To configure Travis CI we need to create a
.travis.yml file in the root of our Angular app that will tell Travis CI how to spin up a new build machine to install our npm dependencies, lint our code, create a production release of our Angular application, and run the scripts we created above
So that Travis CI can appropriately run our app, we need to make sure that it uses an image that has node installed by setting the language field to
Next, we need to tell Travis CI to use the Node LTS (Long Term Support) version by adding a
node_js: section with a child field of
-"lts/*". You could use any Node version but I personally like the stability that the LTS version provides us.
Our next step is to install our dependencies. In the past, we would have used
npm install but starting with npm 6 there is a new command to use called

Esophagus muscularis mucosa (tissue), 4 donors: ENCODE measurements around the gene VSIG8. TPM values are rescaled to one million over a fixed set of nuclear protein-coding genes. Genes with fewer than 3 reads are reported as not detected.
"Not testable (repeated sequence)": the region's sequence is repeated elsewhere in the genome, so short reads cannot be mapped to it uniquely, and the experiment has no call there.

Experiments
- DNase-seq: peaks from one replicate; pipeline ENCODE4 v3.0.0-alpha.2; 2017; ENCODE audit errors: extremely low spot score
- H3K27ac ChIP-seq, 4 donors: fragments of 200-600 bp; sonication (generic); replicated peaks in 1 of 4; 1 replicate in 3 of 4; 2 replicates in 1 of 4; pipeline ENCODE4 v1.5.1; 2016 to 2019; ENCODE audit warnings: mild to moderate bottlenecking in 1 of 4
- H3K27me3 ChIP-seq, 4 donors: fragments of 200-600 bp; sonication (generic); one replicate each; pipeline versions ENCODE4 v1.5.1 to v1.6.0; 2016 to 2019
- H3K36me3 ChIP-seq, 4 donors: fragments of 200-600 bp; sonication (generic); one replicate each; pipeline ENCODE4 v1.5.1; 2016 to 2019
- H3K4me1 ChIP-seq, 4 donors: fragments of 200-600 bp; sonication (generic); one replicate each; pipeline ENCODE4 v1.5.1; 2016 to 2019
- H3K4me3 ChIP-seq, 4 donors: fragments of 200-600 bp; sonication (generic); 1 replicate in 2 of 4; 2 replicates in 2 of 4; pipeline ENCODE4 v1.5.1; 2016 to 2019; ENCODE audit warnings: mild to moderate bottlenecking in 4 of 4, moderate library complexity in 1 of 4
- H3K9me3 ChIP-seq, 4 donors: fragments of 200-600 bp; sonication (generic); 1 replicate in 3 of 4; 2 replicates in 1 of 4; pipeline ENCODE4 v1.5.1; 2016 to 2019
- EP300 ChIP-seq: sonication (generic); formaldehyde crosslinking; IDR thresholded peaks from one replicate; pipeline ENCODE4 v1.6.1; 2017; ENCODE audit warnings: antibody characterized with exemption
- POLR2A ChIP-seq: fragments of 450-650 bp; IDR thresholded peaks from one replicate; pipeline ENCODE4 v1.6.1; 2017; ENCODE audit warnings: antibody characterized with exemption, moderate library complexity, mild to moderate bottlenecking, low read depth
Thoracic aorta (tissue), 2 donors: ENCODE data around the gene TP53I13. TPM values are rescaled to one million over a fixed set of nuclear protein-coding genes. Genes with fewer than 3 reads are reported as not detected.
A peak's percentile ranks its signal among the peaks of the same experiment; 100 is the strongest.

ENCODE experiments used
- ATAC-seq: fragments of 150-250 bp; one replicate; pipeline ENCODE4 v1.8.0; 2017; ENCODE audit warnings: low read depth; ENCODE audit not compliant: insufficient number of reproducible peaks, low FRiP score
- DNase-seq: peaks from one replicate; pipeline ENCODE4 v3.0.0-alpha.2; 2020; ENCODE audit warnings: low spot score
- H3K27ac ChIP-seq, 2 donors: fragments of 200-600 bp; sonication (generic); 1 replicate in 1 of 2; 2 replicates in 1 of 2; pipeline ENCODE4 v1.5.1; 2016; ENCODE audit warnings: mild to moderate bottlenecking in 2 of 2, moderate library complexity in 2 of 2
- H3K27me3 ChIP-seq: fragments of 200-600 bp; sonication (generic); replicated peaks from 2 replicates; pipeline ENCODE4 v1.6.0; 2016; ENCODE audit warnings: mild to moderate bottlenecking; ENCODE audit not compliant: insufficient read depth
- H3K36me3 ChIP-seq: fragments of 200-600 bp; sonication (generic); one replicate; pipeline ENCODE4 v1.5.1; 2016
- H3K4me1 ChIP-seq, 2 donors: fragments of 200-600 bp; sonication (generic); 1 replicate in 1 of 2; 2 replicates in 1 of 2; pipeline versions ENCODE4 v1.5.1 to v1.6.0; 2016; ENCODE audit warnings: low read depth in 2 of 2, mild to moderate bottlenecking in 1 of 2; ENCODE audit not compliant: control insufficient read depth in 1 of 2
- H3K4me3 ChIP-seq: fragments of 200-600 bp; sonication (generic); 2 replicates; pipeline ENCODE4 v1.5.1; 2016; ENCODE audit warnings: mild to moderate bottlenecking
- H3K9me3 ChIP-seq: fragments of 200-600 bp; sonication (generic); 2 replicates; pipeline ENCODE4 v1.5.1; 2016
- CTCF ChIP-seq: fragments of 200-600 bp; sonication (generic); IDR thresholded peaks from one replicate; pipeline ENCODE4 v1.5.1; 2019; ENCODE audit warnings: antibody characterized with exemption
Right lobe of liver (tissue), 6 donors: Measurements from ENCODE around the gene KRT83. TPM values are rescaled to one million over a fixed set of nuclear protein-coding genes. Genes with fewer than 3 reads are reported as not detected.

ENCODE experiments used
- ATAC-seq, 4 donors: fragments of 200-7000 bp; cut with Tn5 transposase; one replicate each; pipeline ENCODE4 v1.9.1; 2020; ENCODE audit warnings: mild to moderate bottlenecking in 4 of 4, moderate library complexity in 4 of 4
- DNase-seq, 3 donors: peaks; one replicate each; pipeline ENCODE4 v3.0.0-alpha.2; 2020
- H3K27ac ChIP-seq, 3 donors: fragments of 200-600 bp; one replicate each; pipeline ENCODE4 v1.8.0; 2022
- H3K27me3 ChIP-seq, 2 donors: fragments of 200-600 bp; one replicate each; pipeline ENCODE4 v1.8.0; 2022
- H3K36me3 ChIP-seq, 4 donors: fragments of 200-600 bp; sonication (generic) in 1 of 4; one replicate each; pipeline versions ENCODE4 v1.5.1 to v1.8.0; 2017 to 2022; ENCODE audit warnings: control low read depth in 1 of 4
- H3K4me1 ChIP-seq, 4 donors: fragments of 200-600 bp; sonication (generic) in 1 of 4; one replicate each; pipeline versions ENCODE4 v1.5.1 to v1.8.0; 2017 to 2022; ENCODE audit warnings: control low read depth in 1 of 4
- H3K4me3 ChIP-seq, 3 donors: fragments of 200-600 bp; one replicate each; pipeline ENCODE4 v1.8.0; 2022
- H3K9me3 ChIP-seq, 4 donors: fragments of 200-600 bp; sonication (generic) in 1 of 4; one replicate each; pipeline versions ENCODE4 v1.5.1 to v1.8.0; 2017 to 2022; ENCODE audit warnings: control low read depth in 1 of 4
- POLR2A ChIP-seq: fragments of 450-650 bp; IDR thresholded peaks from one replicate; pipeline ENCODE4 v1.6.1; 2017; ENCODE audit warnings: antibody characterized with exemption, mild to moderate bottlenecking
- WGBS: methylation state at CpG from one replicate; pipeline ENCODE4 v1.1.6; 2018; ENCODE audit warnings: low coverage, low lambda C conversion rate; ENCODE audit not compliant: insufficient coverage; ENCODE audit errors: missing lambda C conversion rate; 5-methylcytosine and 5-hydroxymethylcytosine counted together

According to the npm doc:
npm ci command is similar to the
npm-install, except it’s meant to be used in automated environments or any situation where you want to make sure you’re doing a clean install of your dependencies. It can be significantly faster than a regular npm install by skipping certain user-oriented features. It is also more strict than a regular install, which can help catch errors or inconsistencies caused by the incrementally-installed local environments of most npm users.
To tell Travis CI to run
npm ci we need to create an
install: section that has a single command,
- npm ci
Now that we have the Node version set, we are going to add caching of our dependencies so that we don’t need to re-download unchanged dependencies on every build. However, we need to allow the
npm ci and
npm run cy:verify (we’ll create it shortly) commands to override the cache so that we download any updated dependencies that are listed in our package-lock.json.
Just like we defined the
install section above we need to define a section called
cache: that has a list of directories to cache and the commands that we want to allow you to override the cache:
- npm ci
- npm run cy:verify